What’s a Cricut Machine? And other common questions
I know a lot of you out there probably just purchased Cricut machines and you’re wondering… okay, what the heck do I make?
Or… what is a Cricut machine, anyway? I’ll give a brief synopsis and then on to what they’re for.
(Seriously though, that Cricut guide I just linked is a LIFESAVER.)
A Cricut machine is a new kind of crafting machine which can make all of your cuts for you. If you work with paper or vinyl a lot, these things are lifesavers. The best part is that any design you make once you can make over and over, improving it each time and sharing it with your friends and family.
A Cricut works in a few steps:
- You set up your project in Cricut Design Space software, laying out exactly where you want each cut to be made.
- You specify the material type and size you’ll be using
- You load that material on to a Cricut mat (it’s like a self-healing mat but covered with a sticky adhesive for holding your material)
- Make sure your design looks right in Design Space
- Cut the design!
Like I mentioned in my other post, you can make so many different types of projects. I’ve made my own t-shirts using Cricut iron-on vinyl, mugs with adhesive vinyl, and lots of 3d pop-up cards (like, way too many).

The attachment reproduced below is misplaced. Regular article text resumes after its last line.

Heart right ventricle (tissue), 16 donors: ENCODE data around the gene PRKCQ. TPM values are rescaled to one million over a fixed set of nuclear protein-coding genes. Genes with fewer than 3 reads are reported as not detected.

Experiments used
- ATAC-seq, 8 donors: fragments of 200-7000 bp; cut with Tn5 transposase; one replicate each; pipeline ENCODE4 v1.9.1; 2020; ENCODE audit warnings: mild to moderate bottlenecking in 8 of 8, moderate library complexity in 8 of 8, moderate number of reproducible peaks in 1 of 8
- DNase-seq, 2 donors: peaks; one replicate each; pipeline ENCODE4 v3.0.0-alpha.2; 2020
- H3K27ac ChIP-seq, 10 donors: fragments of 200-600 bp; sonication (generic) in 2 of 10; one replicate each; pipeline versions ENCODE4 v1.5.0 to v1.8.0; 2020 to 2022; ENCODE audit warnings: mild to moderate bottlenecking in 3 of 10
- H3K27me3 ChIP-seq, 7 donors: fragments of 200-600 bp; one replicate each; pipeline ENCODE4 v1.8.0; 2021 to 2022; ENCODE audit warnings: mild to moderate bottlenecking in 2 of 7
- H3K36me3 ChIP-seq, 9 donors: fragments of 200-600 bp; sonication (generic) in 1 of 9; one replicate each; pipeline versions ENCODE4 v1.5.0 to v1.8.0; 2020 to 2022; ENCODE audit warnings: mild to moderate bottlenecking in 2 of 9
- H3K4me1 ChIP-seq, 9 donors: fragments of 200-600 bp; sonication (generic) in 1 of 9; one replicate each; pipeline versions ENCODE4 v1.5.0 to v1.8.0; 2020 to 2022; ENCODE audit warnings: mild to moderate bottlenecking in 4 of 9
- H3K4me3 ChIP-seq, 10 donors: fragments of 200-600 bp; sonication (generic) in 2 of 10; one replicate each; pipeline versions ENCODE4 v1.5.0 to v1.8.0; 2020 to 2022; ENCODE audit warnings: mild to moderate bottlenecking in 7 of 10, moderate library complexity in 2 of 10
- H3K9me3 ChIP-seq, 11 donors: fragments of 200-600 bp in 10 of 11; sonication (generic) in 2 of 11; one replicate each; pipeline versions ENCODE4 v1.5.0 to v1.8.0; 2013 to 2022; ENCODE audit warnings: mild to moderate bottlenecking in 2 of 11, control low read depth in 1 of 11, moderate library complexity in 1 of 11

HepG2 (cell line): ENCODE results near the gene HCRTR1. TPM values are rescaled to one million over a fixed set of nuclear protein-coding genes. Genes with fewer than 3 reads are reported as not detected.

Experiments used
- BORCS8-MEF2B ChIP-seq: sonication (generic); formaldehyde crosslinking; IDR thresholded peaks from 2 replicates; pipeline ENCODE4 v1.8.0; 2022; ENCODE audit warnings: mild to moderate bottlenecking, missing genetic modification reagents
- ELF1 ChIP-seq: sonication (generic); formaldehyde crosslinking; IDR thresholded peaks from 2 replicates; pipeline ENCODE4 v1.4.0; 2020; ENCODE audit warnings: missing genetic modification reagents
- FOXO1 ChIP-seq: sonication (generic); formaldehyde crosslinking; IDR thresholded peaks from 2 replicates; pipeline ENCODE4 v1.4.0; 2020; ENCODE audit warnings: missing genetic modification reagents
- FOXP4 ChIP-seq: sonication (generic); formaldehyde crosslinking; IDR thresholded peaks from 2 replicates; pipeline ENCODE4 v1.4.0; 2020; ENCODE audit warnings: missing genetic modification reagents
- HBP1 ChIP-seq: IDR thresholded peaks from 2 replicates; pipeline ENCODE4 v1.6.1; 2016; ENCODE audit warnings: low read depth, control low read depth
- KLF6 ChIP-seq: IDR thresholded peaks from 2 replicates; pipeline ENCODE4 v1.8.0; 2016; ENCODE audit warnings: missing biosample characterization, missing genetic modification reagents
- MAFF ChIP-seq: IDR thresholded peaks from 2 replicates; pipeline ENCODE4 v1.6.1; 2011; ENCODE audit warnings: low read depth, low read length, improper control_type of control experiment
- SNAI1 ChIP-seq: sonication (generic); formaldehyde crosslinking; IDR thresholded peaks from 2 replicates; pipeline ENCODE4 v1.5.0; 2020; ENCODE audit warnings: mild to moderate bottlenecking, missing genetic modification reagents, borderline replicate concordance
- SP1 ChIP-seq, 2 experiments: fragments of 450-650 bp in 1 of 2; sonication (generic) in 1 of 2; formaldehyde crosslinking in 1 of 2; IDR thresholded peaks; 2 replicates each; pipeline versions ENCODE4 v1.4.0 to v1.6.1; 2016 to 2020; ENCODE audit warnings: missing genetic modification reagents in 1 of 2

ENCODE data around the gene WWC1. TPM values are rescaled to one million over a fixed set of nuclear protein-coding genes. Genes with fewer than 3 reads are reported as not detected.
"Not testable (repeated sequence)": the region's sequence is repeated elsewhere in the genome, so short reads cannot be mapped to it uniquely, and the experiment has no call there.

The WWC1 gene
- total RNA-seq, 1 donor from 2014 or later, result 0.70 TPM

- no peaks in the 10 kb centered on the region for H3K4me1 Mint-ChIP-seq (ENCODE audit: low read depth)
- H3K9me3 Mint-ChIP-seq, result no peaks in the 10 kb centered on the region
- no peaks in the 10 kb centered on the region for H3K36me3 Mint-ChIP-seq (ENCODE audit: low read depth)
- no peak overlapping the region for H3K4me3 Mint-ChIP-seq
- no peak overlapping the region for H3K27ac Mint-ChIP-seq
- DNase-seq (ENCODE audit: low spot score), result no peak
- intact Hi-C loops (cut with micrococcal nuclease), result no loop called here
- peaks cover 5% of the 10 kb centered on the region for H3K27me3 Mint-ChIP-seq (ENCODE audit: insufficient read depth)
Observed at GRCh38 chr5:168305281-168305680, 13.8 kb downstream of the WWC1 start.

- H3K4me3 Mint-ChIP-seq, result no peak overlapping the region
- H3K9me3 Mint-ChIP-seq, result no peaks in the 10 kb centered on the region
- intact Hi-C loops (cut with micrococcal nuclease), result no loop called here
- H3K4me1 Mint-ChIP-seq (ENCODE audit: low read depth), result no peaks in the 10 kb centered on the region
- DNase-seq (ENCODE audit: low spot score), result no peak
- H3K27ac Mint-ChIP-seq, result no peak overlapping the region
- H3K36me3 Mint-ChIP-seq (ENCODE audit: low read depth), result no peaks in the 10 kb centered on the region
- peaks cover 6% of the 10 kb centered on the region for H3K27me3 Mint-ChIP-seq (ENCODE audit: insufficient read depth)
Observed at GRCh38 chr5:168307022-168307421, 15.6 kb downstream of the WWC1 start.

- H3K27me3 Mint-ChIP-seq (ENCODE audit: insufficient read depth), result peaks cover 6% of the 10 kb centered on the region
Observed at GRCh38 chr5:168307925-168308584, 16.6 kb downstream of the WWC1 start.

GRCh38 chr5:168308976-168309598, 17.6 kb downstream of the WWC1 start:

Cricut machines used to use a physical cartridge that you’d plug into the machine to load in your design, but they’ve done away with those since the Expression. The new models (Maker/Explore/Joy) all use digital software to take care of your designs. If you still have older cartridges lying around, fear not! Cricut has an adapter where you can link them with your new machine.
If I was just picking out a machine for the first time, I’d probably go with the Cricut Maker or the Explore Air 2. Both have pretty good deals during the holidays, and there are just loads of tutorials. That site also has reviews of them, but if you just search you’ll find loads of other sites giving their opinion. It’s usually best to go to a few different sources and weigh them against each other, so you aren’t too influenced by the first comparison you read.
I really recommend having around 5 projects in mind before you buy a Cricut. If you have too many written down, you’ll get decision fatigue and have a tough time figuring out what to start on. If you don’t write down any, you’ll do what a lot of us do and keep your new Cricut in the box, slowly accumulating dust until you can’t even read what it is!
Having a clear idea of the kinds of crafts you want to work on is a great way of avoiding those two equally distressing fates. If you have a hard time getting started, just drop me a line and I’ll show you what I’ve been making lately!
Hope this helped clear things up, feel free to share this article if it was helpful.